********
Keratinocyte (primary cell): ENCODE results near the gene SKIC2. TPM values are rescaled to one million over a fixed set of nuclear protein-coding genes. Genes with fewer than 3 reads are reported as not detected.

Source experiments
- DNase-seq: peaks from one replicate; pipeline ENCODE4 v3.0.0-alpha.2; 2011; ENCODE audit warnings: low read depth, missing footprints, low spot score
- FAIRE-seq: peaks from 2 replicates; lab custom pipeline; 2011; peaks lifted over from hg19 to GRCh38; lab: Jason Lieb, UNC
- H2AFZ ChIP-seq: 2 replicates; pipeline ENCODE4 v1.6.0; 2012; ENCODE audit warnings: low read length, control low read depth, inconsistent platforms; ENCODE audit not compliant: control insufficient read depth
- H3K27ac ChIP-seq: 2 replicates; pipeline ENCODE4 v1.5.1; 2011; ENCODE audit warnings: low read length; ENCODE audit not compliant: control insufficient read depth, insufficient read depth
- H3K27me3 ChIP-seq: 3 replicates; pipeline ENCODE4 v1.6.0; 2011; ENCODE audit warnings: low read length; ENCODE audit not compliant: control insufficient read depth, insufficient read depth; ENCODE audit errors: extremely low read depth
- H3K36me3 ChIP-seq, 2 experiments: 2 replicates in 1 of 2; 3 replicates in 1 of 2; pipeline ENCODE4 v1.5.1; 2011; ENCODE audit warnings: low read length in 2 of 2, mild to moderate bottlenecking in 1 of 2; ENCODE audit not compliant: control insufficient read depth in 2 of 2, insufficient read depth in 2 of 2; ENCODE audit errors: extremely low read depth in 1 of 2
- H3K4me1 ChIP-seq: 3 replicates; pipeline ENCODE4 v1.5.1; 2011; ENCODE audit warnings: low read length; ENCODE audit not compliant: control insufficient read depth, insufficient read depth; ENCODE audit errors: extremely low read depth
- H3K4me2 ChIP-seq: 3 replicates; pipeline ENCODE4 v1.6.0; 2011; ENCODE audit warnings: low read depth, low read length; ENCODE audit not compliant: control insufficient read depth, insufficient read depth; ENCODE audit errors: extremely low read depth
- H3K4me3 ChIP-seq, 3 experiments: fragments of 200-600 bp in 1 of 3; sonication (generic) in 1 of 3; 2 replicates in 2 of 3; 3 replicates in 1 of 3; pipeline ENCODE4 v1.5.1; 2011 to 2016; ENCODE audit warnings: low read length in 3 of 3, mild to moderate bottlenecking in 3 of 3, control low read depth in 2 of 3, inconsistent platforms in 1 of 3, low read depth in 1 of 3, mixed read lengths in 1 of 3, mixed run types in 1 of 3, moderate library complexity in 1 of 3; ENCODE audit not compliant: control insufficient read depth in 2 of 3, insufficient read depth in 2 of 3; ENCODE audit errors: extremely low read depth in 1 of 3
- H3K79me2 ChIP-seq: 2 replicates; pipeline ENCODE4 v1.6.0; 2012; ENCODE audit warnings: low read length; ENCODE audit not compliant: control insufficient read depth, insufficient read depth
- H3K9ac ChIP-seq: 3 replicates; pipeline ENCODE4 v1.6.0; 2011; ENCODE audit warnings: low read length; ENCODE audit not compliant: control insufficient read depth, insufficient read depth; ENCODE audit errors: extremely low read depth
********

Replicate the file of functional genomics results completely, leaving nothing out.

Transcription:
Keratinocyte (primary cell): ENCODE results near the gene SKIC2. TPM values are rescaled to one million over a fixed set of nuclear protein-coding genes. Genes with fewer than 3 reads are reported as not detected.

Source experiments
- DNase-seq: peaks from one replicate; pipeline ENCODE4 v3.0.0-alpha.2; 2011; ENCODE audit warnings: low read depth, missing footprints, low spot score
- FAIRE-seq: peaks from 2 replicates; lab custom pipeline; 2011; peaks lifted over from hg19 to GRCh38; lab: Jason Lieb, UNC
- H2AFZ ChIP-seq: 2 replicates; pipeline ENCODE4 v1.6.0; 2012; ENCODE audit warnings: low read length, control low read depth, inconsistent platforms; ENCODE audit not compliant: control insufficient read depth
- H3K27ac ChIP-seq: 2 replicates; pipeline ENCODE4 v1.5.1; 2011; ENCODE audit warnings: low read length; ENCODE audit not compliant: control insufficient read depth, insufficient read depth
- H3K27me3 ChIP-seq: 3 replicates; pipeline ENCODE4 v1.6.0; 2011; ENCODE audit warnings: low read length; ENCODE audit not compliant: control insufficient read depth, insufficient read depth; ENCODE audit errors: extremely low read depth
- H3K36me3 ChIP-seq, 2 experiments: 2 replicates in 1 of 2; 3 replicates in 1 of 2; pipeline ENCODE4 v1.5.1; 2011; ENCODE audit warnings: low read length in 2 of 2, mild to moderate bottlenecking in 1 of 2; ENCODE audit not compliant: control insufficient read depth in 2 of 2, insufficient read depth in 2 of 2; ENCODE audit errors: extremely low read depth in 1 of 2
- H3K4me1 ChIP-seq: 3 replicates; pipeline ENCODE4 v1.5.1; 2011; ENCODE audit warnings: low read length; ENCODE audit not compliant: control insufficient read depth, insufficient read depth; ENCODE audit errors: extremely low read depth
- H3K4me2 ChIP-seq: 3 replicates; pipeline ENCODE4 v1.6.0; 2011; ENCODE audit warnings: low read depth, low read length; ENCODE audit not compliant: control insufficient read depth, insufficient read depth; ENCODE audit errors: extremely low read depth
- H3K4me3 ChIP-seq, 3 experiments: fragments of 200-600 bp in 1 of 3; sonication (generic) in 1 of 3; 2 replicates in 2 of 3; 3 replicates in 1 of 3; pipeline ENCODE4 v1.5.1; 2011 to 2016; ENCODE audit warnings: low read length in 3 of 3, mild to moderate bottlenecking in 3 of 3, control low read depth in 2 of 3, inconsistent platforms in 1 of 3, low read depth in 1 of 3, mixed read lengths in 1 of 3, mixed run types in 1 of 3, moderate library complexity in 1 of 3; ENCODE audit not compliant: control insufficient read depth in 2 of 3, insufficient read depth in 2 of 3; ENCODE audit errors: extremely low read depth in 1 of 3
- H3K79me2 ChIP-seq: 2 replicates; pipeline ENCODE4 v1.6.0; 2012; ENCODE audit warnings: low read length; ENCODE audit not compliant: control insufficient read depth, insufficient read depth
- H3K9ac ChIP-seq: 3 replicates; pipeline ENCODE4 v1.6.0; 2011; ENCODE audit warnings: low read length; ENCODE audit not compliant: control insufficient read depth, insufficient read depth; ENCODE audit errors: extremely low read depth